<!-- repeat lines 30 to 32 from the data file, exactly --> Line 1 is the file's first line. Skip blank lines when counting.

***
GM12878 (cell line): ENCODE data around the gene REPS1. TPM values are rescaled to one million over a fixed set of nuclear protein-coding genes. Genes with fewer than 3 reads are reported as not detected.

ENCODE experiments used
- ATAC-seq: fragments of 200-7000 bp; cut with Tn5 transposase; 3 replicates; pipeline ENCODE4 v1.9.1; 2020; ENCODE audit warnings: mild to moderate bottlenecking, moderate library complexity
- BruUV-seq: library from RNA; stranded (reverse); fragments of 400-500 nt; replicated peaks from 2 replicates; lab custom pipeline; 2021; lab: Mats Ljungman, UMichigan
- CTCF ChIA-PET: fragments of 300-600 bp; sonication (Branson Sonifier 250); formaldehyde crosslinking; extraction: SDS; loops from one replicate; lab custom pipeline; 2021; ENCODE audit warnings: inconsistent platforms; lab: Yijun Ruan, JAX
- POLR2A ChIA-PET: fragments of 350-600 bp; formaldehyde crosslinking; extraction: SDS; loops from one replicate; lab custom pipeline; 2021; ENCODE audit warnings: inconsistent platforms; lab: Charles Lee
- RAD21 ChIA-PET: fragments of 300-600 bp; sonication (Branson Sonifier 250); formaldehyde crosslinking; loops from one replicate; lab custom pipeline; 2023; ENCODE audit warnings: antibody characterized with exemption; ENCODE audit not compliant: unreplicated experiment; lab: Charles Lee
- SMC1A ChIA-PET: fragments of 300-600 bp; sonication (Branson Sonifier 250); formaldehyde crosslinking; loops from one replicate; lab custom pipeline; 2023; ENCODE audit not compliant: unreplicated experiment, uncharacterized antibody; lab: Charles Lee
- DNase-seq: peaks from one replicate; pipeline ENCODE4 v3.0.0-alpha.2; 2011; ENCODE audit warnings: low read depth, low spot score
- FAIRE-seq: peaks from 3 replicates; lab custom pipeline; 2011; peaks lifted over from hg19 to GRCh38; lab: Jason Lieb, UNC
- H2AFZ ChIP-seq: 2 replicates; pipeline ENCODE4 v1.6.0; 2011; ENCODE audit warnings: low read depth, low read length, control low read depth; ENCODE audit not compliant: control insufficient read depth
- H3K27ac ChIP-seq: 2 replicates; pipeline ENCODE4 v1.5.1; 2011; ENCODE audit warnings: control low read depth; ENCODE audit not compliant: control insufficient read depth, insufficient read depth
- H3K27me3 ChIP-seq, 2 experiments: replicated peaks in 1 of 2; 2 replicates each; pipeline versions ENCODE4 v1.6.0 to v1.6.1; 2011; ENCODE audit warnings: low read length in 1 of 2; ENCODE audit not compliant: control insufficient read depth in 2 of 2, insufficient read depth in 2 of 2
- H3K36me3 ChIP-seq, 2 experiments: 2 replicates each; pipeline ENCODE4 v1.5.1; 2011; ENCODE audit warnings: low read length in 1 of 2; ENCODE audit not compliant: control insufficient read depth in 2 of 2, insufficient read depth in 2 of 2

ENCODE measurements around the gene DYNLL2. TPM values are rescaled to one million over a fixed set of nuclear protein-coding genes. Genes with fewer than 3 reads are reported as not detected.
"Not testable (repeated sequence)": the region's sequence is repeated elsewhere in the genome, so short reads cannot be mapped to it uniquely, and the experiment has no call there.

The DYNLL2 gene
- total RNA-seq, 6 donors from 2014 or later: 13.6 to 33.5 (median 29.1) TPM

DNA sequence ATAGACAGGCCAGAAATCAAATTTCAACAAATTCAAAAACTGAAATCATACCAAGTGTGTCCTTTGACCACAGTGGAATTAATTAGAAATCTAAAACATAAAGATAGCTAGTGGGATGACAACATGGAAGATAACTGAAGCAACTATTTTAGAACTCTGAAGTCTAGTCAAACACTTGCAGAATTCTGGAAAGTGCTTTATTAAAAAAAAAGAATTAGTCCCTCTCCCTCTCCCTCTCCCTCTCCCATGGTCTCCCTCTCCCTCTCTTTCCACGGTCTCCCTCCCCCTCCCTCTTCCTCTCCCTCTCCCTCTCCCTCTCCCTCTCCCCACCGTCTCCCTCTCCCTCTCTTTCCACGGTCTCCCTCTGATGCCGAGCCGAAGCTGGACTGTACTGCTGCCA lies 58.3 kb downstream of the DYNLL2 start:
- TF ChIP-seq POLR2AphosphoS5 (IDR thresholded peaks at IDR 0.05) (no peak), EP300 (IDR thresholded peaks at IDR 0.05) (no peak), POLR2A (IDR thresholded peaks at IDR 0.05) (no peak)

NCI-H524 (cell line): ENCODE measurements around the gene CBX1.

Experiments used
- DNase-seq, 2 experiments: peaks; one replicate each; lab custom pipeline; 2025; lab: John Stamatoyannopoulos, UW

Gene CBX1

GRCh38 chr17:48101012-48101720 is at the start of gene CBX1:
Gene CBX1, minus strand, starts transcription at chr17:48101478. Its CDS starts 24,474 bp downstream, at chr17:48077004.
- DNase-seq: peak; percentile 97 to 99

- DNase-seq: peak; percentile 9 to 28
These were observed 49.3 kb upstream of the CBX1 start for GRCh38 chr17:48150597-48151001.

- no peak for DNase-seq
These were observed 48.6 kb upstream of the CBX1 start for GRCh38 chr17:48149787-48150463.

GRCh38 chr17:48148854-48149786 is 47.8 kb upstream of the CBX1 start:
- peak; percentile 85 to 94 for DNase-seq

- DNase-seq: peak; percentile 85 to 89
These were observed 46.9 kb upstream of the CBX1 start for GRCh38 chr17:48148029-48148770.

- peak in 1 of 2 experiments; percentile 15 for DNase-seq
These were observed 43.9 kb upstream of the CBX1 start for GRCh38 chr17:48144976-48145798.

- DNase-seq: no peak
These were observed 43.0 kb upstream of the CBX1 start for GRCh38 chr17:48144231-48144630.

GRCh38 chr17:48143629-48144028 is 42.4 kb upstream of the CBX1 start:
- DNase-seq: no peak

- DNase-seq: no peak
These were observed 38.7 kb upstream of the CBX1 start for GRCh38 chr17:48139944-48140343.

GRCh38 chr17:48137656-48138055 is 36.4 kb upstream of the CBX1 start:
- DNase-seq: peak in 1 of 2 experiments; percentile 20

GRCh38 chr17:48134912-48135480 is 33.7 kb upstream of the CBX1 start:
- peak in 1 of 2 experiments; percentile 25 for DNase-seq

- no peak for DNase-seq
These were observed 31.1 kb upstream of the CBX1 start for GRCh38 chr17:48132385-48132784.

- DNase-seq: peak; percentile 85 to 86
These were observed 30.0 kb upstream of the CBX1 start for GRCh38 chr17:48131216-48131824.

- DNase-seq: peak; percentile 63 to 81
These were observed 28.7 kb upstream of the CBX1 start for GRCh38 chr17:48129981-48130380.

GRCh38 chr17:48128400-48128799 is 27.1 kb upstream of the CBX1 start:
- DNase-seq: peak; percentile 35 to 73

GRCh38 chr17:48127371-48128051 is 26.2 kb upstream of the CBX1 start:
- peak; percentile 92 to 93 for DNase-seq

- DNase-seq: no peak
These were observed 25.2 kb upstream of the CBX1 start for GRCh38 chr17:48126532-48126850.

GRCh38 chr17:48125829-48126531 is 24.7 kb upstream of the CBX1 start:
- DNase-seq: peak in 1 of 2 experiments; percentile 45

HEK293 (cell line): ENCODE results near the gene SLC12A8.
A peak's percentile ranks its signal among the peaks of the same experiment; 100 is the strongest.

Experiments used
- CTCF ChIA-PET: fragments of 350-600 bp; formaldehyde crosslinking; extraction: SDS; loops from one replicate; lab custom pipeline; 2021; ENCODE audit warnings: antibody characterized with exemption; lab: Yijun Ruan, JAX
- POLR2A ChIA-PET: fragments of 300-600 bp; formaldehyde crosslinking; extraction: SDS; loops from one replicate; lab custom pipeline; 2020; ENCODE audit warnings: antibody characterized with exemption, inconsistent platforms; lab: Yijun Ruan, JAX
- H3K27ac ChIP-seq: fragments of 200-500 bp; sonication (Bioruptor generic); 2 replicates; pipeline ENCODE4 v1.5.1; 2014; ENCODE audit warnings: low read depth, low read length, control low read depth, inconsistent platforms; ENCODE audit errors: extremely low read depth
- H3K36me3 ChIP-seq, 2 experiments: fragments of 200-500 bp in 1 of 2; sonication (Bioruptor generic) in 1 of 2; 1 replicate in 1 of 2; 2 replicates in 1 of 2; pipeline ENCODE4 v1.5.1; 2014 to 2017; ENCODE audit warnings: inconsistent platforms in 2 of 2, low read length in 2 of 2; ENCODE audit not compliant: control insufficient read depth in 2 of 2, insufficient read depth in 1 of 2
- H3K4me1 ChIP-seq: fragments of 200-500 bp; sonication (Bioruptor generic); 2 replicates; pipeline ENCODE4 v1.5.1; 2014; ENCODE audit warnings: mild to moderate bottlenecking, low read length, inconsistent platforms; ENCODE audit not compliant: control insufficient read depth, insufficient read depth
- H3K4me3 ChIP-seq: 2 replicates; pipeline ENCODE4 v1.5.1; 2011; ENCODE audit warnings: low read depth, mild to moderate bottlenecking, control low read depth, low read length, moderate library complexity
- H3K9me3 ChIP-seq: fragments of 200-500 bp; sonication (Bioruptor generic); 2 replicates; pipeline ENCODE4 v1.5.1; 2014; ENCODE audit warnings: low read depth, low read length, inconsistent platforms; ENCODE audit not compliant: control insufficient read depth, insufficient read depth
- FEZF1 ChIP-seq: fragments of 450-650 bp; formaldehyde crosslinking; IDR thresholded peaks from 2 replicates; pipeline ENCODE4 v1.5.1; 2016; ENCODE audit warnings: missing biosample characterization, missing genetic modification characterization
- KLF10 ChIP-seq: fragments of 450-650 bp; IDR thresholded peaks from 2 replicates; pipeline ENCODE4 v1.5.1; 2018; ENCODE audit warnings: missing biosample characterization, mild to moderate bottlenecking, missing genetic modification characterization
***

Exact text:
- no peak for DNase-seq
These were observed 48.6 kb upstream of the CBX1 start for GRCh38 chr17:48149787-48150463.

GRCh38 chr17:48148854-48149786 is 47.8 kb upstream of the CBX1 start: